Coverts Project

What is a Covert?
A thicket providing sheltering cover for wildlife.

The Coverts Project is a special educational program of UConn Extension in partnership with Connecticut Forest and Park Association and Connecticut Department of Energy and Environmental Protection. Since 1983, The Coverts Project has been reaching out to Connecticut woodland owners and land trust stewards to teach how sound management practices can make wildlife habitat healthier, more diverse, and more abundant.

Education Through Demonstration

The Coverts Project began simultaneously in Vermont and Connecticut in 1983. Since that time it has spread to 11 other states across the northeastern U.S. Its goals are to teach forest owners how good forest stewardship can improve the health and productivity of both the forest and the wildlife that live in it and earn the woodland owner a long-term financial return.

Each year, a select group of woodland owners and/or environmentally concerned individuals are invited to participate in a three-day training seminar, held at the beautiful and remote Yale Forestry Camp at Great Mountain Forest in Norfolk, CT. There they learn about different types of Connecticut forests and about where, how, and why they grow as they do. They learn about different wildlife species, their habitat needs, and how to provide for them. They learn about the many natural resource professionals and organizations available to help them. And they learn how to put this knowledge to work on their own woodland.

Actively managed demonstration areas are used as outdoor classrooms during the annual, in-depth Coverts Project Seminar and follow-up workshops.

When participants agree to become Coverts Project Cooperators they agree to return to their communities and share what they've learned with others. Specifically, cooperators agree to:

  • Develop a sound forest and wildlife management plan for their own woodland and/or woodland which they are involved in managing;
  • Maintain for at least one year an up-to-date set of reference materials (provided by the Coverts Project) and be available to answer questions other landowners have;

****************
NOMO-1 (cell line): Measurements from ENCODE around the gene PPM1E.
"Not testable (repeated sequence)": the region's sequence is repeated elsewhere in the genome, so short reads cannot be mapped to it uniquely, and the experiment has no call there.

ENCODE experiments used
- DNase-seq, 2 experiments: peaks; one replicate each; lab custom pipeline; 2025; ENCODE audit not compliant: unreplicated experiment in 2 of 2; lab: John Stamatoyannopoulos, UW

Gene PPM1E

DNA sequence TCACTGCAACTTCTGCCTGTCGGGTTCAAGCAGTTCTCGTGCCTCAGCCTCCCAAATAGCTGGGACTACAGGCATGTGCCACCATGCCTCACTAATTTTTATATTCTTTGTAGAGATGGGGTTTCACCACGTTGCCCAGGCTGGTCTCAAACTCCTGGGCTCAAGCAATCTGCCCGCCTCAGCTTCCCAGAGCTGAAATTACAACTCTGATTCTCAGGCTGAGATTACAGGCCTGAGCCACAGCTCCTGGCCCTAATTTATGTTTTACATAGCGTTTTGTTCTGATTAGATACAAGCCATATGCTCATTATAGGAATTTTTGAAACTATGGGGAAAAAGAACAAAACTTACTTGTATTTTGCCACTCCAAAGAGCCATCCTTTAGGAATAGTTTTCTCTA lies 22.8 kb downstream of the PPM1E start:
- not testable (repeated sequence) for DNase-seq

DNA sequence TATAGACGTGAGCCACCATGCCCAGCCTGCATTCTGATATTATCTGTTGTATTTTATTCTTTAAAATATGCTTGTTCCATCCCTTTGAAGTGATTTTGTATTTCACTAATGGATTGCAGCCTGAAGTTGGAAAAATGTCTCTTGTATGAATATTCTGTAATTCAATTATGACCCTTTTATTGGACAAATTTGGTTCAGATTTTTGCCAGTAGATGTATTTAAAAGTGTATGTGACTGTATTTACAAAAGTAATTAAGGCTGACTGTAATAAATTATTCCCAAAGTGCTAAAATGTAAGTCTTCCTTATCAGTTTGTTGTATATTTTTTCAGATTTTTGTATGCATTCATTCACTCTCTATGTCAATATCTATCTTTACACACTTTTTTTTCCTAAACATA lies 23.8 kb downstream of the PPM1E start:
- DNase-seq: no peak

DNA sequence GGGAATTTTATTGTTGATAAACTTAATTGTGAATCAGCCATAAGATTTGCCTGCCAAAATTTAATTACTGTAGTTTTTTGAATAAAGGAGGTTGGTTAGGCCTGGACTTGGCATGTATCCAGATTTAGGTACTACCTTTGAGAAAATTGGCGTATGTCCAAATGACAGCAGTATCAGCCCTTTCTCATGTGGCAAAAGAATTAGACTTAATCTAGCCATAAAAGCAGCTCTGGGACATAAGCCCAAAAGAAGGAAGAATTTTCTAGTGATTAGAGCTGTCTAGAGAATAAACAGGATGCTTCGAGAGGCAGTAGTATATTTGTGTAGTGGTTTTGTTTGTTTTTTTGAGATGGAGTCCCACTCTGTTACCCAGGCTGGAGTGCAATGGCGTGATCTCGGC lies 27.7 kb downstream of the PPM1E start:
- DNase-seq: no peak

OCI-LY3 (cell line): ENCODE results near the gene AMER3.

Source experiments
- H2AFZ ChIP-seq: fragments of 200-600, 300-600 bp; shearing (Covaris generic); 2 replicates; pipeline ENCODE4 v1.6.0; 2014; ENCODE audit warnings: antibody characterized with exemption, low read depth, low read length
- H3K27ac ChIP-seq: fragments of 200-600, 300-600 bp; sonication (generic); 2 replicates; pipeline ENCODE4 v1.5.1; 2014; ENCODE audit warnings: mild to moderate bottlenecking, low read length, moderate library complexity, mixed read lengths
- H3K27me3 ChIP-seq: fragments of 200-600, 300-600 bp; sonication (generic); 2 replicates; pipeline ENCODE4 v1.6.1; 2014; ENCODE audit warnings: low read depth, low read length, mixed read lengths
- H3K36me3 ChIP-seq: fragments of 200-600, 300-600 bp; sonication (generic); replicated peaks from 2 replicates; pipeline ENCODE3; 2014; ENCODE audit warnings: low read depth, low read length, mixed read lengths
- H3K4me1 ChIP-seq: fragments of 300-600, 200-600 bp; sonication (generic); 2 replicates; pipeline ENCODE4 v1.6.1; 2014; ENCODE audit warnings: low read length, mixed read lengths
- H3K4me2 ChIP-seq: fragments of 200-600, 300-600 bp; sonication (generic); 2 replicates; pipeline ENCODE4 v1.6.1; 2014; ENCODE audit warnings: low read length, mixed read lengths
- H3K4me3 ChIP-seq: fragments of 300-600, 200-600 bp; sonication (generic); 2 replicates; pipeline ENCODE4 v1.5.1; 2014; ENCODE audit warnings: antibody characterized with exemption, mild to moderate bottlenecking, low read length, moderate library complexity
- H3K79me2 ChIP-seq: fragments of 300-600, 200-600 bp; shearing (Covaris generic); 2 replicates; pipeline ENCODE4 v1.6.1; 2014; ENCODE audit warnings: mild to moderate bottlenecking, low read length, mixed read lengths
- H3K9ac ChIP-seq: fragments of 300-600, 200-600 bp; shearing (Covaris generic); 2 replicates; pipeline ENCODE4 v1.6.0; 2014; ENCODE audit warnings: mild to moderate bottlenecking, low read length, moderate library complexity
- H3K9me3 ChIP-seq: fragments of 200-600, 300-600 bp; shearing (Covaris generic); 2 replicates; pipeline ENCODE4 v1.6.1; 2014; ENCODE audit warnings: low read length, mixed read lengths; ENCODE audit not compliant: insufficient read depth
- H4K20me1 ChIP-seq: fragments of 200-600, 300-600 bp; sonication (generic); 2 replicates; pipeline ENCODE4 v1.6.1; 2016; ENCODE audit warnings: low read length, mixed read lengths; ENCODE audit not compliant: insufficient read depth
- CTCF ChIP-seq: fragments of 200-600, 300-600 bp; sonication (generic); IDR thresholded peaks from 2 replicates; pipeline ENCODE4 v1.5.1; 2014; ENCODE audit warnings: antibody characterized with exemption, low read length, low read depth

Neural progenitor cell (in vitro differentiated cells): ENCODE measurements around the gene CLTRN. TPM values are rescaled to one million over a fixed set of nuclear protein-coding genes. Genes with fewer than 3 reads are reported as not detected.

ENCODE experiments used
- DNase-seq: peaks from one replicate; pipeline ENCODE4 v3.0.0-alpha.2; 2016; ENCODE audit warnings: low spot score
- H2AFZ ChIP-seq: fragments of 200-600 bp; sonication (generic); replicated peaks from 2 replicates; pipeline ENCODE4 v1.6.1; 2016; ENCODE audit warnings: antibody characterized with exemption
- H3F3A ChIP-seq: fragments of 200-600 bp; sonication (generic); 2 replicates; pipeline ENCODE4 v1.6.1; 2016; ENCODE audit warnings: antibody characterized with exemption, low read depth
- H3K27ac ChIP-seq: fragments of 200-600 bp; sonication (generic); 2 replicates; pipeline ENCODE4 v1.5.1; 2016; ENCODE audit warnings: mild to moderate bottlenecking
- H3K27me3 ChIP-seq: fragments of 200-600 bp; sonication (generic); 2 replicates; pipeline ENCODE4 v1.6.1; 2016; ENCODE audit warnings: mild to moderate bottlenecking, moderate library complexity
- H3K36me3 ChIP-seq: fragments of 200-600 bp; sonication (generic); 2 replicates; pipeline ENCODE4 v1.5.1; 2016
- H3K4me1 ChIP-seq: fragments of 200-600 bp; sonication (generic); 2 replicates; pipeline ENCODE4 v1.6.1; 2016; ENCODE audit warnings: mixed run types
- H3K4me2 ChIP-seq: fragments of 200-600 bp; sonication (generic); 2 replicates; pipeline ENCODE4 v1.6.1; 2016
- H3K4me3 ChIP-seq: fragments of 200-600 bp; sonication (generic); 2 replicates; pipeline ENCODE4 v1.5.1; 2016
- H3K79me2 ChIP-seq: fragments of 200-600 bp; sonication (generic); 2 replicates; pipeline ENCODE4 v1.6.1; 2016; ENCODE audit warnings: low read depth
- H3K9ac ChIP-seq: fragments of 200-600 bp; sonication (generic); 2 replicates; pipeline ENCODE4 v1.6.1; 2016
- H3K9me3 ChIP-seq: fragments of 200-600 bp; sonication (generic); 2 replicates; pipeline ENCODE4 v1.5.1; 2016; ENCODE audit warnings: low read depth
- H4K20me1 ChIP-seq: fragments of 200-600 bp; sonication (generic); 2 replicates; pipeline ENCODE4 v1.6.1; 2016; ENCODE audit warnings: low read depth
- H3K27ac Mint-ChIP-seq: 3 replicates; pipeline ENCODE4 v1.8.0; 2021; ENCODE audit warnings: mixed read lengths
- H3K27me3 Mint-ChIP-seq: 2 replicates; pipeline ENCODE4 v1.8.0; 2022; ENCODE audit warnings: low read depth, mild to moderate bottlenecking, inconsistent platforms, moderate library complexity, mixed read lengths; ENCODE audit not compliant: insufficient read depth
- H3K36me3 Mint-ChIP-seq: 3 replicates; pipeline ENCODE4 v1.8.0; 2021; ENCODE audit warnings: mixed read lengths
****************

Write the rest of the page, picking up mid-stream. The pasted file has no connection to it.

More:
• Make an active effort to reach out to and motivate other woodland owners in their community.
    Through this network of informed individuals, thousands of landowners are learning about and beginning to practice sound forest and wildlife conservation.

Breaking a Cycle of Abuse and Neglect

For over 300 years, Connecticut's forests were cutover, burned and otherwise abused for human profit. Decades of neglect have alternated with intense periods of indiscriminate cutting and abuse. Genetic depletion, poor health and productivity, and loss of wildlife species have been the result. Today, rapid development and land fragmentation, as well as poor cutting practices, continue to threaten our forest and wildlife resources.

Coverts Project Cooperators are working to break this vicious cycle. They know the time has come when we must recognize the forest and the land as a community of which we are a part, rather than a commodity we are free to abuse. Together, by taking the time to learn and to share their knowledge with others, they are making a difference. 

Will you join us?

Each year, woodland owners and others involved with the care of wooded properties are invited to apply for one of the 30 slots available in the annual September seminar. We look for people who are, or who have the potential to be, informal educators in their communities: people who others will come to when they have questions about forests or wildlife; people who can find time in their busy schedules for the seminar and some volunteer activities during the coming year; people who want to get to know and to work with natural resource professionals from around the state; people who would like their own woodland to be healthy and productive; people who care about Connecticut's forests and the wildlife that live in them. https://www.ctwoodlands.org/environmental-education/connecticut-coverts-cooperators

Contact
UConn Extension
1066 Saybrook Road, PO Box 70
Haddam, CT 06438-0070 
Phone: 860-345-5232
Or email: thomas.worthley@uconn.edu

You can also contact:
The CT Forest and Park Association
16 Meriden Rd.
Rockland, CT.

860-346-2372

Website

men inspecting at a bush
men sitting and talking
trail direction sign
gravel road winding through the woods
Great Mountain Forest sign